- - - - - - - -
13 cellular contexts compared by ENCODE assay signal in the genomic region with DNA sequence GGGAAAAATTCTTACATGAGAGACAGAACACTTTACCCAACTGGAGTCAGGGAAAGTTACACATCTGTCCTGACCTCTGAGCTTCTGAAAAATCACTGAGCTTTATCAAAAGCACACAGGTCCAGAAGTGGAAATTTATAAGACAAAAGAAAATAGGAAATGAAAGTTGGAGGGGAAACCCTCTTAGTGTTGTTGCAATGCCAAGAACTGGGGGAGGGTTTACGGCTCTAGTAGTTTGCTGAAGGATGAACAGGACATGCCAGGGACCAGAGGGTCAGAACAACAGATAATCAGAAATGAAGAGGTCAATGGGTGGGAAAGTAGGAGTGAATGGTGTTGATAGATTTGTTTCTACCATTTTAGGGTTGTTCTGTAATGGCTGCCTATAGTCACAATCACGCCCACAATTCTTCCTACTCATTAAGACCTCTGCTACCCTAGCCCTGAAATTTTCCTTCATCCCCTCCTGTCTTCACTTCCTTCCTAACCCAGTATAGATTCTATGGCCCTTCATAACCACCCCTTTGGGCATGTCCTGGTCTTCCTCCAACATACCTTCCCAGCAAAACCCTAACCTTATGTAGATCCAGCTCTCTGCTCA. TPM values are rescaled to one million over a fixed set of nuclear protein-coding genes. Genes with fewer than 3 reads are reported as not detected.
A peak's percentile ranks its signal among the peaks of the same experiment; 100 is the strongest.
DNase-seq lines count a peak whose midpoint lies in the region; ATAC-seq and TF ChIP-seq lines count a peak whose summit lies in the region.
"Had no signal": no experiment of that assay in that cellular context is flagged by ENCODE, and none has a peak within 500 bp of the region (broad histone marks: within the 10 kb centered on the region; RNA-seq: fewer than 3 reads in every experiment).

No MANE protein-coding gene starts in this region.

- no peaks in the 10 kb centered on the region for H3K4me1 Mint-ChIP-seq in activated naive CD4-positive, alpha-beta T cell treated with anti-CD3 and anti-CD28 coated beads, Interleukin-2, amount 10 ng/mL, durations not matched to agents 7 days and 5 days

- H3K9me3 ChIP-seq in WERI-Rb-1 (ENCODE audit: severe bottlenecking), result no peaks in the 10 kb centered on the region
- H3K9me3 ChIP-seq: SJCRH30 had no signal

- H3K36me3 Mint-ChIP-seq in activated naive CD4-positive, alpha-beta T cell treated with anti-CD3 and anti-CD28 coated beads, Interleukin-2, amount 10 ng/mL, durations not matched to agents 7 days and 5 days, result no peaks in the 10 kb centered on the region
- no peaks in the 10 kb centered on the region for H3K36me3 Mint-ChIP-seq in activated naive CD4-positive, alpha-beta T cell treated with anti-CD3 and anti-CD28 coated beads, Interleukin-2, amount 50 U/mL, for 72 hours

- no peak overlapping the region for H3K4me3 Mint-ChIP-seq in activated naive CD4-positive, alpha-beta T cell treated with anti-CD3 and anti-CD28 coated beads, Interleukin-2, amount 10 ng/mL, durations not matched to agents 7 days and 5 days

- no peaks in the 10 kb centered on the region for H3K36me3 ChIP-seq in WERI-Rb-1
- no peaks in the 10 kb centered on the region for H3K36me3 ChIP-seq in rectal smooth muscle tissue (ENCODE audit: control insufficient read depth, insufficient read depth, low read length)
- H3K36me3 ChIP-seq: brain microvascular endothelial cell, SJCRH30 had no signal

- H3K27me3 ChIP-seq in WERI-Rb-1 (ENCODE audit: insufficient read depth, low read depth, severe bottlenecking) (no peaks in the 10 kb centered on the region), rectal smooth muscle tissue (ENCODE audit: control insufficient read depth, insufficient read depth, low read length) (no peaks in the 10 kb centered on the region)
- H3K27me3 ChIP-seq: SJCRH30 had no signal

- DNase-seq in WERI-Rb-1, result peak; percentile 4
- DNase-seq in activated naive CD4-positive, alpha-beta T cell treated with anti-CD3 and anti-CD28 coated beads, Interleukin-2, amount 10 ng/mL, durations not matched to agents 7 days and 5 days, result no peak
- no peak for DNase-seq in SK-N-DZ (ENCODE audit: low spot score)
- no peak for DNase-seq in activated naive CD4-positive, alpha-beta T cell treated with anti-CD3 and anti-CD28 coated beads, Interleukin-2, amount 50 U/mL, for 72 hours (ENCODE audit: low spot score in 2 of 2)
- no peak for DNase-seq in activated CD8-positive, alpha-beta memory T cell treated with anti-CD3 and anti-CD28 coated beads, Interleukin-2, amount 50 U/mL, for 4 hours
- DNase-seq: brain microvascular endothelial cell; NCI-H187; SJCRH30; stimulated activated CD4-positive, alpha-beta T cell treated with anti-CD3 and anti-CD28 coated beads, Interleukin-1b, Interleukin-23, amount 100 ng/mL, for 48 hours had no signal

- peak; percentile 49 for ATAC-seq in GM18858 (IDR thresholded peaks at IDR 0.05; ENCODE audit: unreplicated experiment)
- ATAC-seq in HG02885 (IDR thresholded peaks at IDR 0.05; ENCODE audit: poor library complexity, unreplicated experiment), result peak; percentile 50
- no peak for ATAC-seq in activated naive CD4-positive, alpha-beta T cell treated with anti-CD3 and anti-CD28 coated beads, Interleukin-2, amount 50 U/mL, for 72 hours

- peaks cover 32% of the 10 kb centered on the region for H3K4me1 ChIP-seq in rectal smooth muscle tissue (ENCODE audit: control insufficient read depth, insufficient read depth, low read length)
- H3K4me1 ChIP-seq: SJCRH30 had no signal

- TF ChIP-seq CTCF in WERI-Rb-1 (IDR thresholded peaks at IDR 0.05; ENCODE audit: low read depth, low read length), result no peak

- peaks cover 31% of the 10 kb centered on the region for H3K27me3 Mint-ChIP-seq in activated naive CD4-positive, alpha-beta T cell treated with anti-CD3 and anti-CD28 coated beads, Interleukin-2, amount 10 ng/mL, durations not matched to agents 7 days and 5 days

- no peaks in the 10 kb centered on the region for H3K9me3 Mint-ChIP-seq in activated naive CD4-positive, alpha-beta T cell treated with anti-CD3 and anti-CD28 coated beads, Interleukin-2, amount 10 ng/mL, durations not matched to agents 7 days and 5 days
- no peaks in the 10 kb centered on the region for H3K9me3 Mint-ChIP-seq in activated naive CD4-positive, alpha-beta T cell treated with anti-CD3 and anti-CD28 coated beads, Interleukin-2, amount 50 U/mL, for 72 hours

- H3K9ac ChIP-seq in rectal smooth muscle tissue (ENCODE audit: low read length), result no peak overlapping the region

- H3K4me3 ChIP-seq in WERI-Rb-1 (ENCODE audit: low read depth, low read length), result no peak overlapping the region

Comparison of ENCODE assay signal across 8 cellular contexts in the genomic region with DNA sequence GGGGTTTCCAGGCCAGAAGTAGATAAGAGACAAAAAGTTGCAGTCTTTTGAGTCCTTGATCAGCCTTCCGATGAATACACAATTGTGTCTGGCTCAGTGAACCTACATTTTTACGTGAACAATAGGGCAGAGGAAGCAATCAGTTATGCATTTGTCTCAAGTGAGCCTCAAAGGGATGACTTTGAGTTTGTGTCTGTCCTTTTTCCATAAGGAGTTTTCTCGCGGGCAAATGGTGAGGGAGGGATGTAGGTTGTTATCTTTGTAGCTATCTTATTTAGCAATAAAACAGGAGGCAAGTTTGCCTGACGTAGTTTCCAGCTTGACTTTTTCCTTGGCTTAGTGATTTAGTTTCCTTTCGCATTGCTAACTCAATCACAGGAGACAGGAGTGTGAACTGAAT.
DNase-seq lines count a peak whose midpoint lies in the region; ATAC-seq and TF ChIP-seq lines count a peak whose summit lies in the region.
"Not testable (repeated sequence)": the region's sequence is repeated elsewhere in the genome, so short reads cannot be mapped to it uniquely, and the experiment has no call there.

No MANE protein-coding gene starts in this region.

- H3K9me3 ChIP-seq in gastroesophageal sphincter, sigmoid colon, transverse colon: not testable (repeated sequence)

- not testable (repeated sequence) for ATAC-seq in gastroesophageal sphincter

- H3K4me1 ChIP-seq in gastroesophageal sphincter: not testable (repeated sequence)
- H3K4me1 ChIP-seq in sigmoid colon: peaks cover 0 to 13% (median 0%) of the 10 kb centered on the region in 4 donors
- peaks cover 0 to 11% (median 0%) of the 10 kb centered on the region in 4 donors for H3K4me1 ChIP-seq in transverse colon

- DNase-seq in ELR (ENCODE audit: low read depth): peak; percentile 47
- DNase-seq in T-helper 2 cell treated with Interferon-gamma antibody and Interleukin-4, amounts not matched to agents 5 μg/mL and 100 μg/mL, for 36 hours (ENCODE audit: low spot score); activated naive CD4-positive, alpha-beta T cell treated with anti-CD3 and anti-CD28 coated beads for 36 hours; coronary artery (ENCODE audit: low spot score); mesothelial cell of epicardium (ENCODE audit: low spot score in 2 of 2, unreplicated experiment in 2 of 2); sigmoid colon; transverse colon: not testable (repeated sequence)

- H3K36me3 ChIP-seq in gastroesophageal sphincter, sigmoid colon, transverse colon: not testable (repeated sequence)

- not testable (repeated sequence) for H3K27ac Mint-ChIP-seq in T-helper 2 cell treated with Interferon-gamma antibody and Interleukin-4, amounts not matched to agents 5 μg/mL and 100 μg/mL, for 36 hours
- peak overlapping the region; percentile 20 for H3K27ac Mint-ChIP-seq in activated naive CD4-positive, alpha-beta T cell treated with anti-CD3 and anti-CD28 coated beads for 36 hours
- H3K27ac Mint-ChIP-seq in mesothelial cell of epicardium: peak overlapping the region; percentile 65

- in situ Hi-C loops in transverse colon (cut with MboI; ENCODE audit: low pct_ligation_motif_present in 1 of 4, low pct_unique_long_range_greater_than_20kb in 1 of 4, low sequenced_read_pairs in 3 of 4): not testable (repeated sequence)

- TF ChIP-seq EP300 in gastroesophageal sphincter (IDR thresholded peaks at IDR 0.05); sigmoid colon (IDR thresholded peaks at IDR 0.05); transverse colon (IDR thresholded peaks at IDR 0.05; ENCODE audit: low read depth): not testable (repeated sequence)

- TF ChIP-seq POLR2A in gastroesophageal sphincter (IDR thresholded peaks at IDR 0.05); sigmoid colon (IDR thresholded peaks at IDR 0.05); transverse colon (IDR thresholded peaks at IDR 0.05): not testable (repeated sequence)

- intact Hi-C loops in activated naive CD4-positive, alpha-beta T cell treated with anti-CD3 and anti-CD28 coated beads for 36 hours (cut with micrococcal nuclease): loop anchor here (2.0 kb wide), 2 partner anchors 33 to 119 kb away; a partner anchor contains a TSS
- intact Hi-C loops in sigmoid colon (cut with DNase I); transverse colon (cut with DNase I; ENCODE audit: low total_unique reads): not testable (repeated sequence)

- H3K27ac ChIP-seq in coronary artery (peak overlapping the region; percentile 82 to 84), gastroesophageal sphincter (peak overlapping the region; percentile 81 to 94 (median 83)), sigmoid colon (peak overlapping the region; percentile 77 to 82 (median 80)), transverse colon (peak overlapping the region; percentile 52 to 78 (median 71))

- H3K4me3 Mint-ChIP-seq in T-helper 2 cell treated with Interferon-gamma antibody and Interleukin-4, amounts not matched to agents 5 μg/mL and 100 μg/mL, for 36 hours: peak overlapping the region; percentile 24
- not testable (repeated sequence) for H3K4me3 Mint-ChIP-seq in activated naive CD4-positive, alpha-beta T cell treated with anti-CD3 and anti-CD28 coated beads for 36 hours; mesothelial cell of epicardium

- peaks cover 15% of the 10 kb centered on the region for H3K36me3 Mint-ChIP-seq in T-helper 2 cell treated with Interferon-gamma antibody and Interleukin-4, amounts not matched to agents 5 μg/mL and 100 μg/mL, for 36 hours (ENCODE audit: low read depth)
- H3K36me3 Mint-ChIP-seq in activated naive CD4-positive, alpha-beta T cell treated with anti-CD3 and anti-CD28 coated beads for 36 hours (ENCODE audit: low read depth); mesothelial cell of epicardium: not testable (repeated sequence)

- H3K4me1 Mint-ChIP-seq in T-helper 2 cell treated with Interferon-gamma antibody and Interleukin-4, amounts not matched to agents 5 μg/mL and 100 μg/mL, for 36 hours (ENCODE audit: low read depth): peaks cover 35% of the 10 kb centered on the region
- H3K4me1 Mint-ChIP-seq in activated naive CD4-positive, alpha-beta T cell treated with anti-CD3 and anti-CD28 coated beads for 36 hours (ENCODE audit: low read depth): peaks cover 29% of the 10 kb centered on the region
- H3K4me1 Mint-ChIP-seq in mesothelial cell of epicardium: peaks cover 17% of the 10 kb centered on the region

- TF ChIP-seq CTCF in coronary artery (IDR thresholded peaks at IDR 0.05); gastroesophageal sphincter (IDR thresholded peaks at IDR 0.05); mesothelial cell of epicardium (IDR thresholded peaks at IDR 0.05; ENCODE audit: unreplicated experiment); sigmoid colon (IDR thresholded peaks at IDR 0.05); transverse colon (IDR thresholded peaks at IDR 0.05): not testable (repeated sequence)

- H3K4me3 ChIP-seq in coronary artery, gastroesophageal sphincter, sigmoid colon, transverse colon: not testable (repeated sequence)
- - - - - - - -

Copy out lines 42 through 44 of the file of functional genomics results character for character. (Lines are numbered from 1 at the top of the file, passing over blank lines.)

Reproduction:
- peaks cover 0 to 11% (median 0%) of the 10 kb centered on the region in 4 donors for H3K4me1 ChIP-seq in transverse colon

- DNase-seq in ELR (ENCODE audit: low read depth): peak; percentile 47
- DNase-seq in T-helper 2 cell treated with Interferon-gamma antibody and Interleukin-4, amounts not matched to agents 5 μg/mL and 100 μg/mL, for 36 hours (ENCODE audit: low spot score); activated naive CD4-positive, alpha-beta T cell treated with anti-CD3 and anti-CD28 coated beads for 36 hours; coronary artery (ENCODE audit: low spot score); mesothelial cell of epicardium (ENCODE audit: low spot score in 2 of 2, unreplicated experiment in 2 of 2); sigmoid colon; transverse colon: not testable (repeated sequence)